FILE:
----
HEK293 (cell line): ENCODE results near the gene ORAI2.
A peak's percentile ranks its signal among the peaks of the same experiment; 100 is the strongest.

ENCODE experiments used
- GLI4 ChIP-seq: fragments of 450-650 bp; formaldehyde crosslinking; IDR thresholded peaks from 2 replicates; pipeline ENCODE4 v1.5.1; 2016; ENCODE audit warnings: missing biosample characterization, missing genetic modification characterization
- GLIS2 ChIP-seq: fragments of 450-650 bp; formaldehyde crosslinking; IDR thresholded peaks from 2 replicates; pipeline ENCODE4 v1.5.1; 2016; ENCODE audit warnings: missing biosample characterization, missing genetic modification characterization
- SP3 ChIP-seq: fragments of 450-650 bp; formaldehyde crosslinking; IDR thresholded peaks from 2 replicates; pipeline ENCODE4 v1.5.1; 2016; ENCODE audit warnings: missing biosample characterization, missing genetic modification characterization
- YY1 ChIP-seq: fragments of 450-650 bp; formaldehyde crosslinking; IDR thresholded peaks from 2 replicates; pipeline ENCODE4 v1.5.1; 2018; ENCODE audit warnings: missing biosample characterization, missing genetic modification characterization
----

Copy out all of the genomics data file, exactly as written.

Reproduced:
HEK293 (cell line): ENCODE results near the gene ORAI2.
A peak's percentile ranks its signal among the peaks of the same experiment; 100 is the strongest.

ENCODE experiments used
- GLI4 ChIP-seq: fragments of 450-650 bp; formaldehyde crosslinking; IDR thresholded peaks from 2 replicates; pipeline ENCODE4 v1.5.1; 2016; ENCODE audit warnings: missing biosample characterization, missing genetic modification characterization
- GLIS2 ChIP-seq: fragments of 450-650 bp; formaldehyde crosslinking; IDR thresholded peaks from 2 replicates; pipeline ENCODE4 v1.5.1; 2016; ENCODE audit warnings: missing biosample characterization, missing genetic modification characterization
- SP3 ChIP-seq: fragments of 450-650 bp; formaldehyde crosslinking; IDR thresholded peaks from 2 replicates; pipeline ENCODE4 v1.5.1; 2016; ENCODE audit warnings: missing biosample characterization, missing genetic modification characterization
- YY1 ChIP-seq: fragments of 450-650 bp; formaldehyde crosslinking; IDR thresholded peaks from 2 replicates; pipeline ENCODE4 v1.5.1; 2018; ENCODE audit warnings: missing biosample characterization, missing genetic modification characterization